As preparations ramp up for the return this fall of the international Group of Seven show to its spiritual home in the McMichael gallery, he’s organizing another big Canadian show at London’s Dulwich Picture Gallery, this one of the work of Emily Carr.
One afternoon this past spring, I met Prakash at his office. He wanted to take me on a tour of his collection. In the office, he had a small Picasso on an easel. It’s a still life of a bowl of cherries in a gilt frame, and Prakash explained that it was painted in 1943, shortly after the artist met his lover Françoise Gilot, whom he famously courted with the same fruit.
As we left the building, Prakash tucked the painting under one arm and a file of papers under the other. His car and driver were waiting on Bloor Street. Prakash casually tossed the Picasso in the front seat and hopped in the back with me so we could continue our conversation. I was amazed at how he handled a valuable work of art—how natural it was for him to be in possession of something that would seem, to most people, unnervingly precious.
He took me to one of his storage facilities, where I caught a glimpse of Prakash completely in his element. Among the dozens of priceless canvases on display, he showed me an exquisite 1950 Riopelle, from the Paris exhibit that made him Canada’s first internationally famous painter (“Look how he’s deconstructing the local colour of an object through the prism of the day”), an Alex Colville masterpiece of a soft female nude holding a pistol (“The female is powerful in terms of the mind but also in body—she can be deadly”), and a pre-war David Milne canvas of a woman sitting indoors on a sunny afternoon (“Look at the negative space—all the blankness where the light is striking—Cézanne started that”), as well as a vast array of extraordinary Group of Seven landscapes and a Krieghoff from the 1860s (“The colours are a way of life vanquished with time; only in Canada could you paint this scene”).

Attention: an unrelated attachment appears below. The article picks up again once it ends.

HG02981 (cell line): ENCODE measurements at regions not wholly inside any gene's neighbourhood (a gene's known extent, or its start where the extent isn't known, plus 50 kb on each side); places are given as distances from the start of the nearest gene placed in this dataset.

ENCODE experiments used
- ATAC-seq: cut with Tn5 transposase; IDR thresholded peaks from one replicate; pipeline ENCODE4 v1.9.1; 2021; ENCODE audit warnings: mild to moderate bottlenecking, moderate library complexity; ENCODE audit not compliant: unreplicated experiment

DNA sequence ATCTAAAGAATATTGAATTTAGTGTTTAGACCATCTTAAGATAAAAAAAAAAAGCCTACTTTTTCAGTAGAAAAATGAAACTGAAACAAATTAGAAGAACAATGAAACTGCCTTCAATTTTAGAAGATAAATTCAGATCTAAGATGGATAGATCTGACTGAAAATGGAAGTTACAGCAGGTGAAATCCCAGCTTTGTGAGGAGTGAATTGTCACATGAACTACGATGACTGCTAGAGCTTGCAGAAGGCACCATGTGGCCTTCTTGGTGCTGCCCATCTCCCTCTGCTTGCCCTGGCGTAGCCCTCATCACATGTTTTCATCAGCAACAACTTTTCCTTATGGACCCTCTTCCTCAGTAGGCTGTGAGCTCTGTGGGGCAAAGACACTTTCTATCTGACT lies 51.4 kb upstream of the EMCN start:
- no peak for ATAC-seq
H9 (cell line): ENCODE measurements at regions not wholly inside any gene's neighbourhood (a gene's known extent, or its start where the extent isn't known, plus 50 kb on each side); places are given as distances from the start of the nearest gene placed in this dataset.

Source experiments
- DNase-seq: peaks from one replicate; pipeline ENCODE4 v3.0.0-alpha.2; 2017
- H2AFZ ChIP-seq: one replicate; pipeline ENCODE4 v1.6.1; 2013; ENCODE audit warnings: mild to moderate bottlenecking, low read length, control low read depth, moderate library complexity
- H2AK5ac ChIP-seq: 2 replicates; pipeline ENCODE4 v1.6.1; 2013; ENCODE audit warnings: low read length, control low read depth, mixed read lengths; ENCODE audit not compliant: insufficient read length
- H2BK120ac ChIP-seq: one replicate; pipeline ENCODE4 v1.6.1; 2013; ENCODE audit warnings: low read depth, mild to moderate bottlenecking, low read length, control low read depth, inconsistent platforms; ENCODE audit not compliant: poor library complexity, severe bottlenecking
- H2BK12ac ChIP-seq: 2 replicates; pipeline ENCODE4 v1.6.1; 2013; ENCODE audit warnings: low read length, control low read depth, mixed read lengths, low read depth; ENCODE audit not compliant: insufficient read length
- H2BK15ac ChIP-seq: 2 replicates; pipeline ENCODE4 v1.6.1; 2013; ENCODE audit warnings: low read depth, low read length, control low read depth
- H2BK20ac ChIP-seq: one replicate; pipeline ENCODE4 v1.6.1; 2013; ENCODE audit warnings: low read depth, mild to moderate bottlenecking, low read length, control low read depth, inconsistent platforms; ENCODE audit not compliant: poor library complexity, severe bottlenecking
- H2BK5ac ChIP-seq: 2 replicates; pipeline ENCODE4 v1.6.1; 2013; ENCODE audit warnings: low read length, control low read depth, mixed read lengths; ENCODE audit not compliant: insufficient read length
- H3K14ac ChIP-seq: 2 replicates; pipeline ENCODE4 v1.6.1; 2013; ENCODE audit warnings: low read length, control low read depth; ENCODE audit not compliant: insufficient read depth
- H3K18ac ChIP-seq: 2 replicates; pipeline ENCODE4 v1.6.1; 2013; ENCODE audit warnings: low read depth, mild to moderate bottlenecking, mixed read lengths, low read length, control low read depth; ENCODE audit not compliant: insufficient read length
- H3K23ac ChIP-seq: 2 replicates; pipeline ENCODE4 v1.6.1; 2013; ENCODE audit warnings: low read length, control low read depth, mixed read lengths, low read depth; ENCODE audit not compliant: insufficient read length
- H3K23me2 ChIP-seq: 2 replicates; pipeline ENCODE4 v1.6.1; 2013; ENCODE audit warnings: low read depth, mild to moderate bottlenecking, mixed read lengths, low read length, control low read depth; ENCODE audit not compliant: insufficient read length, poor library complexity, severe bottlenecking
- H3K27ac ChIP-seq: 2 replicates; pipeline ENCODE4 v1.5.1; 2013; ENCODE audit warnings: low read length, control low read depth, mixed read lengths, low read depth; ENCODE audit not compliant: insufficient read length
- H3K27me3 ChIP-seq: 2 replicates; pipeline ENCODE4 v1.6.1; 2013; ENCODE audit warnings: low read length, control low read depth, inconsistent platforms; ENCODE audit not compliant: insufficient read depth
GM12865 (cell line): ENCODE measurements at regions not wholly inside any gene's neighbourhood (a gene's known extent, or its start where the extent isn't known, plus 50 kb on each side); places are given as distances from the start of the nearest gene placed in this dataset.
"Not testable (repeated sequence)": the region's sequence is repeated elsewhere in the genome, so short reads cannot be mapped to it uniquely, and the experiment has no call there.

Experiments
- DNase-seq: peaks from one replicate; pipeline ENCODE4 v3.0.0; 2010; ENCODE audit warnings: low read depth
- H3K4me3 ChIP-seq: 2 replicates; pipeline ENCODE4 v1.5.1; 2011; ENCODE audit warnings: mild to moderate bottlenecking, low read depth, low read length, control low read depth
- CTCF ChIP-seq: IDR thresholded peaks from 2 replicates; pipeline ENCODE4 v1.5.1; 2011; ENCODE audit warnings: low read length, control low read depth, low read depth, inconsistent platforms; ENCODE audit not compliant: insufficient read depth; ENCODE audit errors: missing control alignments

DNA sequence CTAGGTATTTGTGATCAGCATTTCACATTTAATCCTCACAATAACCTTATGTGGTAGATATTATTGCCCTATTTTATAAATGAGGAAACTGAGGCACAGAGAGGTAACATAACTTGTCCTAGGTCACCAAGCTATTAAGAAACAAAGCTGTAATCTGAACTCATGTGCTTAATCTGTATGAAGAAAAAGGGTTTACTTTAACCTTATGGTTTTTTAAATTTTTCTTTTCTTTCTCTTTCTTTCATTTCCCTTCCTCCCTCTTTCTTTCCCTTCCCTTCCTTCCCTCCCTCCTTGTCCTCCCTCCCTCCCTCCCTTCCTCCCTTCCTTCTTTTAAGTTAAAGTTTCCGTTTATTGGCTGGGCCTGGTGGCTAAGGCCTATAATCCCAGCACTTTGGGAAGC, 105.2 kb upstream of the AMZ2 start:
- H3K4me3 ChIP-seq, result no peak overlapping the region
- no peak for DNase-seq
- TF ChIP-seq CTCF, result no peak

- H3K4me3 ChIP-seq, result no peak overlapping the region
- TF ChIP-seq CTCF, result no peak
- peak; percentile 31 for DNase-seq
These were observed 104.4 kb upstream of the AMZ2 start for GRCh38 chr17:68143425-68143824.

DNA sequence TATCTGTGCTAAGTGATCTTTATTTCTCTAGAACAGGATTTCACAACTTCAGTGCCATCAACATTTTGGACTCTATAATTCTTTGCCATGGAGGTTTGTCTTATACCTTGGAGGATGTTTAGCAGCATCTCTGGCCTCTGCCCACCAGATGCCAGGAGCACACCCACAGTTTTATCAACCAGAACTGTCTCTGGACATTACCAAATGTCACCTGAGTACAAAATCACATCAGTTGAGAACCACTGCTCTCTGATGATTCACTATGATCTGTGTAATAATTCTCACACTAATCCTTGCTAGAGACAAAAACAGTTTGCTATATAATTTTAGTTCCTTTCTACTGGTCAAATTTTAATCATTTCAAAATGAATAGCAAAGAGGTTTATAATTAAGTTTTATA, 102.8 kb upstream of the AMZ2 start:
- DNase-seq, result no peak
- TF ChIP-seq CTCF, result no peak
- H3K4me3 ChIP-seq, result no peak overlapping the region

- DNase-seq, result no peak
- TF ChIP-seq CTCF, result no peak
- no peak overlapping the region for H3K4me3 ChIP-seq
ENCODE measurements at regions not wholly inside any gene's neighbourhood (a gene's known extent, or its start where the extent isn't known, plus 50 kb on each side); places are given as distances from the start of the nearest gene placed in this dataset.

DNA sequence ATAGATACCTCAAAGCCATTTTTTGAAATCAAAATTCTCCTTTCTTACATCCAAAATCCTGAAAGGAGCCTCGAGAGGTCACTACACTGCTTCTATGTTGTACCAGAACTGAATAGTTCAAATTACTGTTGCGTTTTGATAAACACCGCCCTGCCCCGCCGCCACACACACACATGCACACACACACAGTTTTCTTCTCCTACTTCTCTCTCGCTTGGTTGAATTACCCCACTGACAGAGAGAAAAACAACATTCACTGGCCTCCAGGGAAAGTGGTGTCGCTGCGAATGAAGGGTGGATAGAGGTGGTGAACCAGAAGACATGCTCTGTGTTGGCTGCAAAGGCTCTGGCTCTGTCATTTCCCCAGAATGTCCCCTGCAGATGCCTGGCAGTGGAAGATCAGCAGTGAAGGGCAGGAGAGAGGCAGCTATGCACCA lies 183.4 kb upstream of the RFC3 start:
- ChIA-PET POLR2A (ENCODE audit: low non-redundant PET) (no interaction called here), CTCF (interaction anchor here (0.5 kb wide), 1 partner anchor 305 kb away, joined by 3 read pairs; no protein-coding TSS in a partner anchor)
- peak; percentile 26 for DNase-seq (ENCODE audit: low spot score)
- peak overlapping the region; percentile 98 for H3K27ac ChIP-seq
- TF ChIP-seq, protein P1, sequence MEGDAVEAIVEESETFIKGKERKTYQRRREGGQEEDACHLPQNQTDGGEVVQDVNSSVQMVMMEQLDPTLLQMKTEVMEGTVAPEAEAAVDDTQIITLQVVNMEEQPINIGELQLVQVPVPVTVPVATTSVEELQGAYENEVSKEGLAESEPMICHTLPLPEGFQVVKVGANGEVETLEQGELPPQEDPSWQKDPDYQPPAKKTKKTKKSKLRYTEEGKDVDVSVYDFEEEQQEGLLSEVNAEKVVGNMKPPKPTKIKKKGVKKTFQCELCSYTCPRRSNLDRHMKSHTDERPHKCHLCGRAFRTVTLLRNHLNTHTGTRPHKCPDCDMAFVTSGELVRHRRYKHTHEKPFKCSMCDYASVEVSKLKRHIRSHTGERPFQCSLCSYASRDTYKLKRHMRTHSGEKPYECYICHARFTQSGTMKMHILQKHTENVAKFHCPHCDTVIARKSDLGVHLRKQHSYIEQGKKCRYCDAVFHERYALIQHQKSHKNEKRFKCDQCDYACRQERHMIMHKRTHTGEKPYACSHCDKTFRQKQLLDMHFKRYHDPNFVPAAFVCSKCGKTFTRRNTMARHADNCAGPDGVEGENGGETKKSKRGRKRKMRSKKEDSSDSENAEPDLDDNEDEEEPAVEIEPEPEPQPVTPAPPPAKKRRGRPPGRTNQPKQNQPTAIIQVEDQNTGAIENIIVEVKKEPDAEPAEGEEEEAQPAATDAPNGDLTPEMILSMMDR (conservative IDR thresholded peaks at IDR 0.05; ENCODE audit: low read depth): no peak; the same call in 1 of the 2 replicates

He paused at one of his favourites, a large Emily Carr called Bird With a Broken Wing. It’s a moody painting of an Aboriginal carving of a bird totem guarding a sleepy rural landscape. I made a comment about the twilight, but Prakash corrected me, pointing out that it’s actually dawn. “Look at the way the light breaks at the back,” he explained. “That’s because the bird is proud but broken. You see her use of pure, unmixed colour? That’s post-impressionist colour—it brings more of a kick to the stomach, it’s more acidic, more raw. The bird is guarding the yard, a new day is dawning, and she’s determined to protect what’s under her watch.” He looked at me and back at the painting. “Do you see?” he said. “Do you understand?”
I told him yes, I did. He appeared satisfied. Then he turned back to gaze at his collection.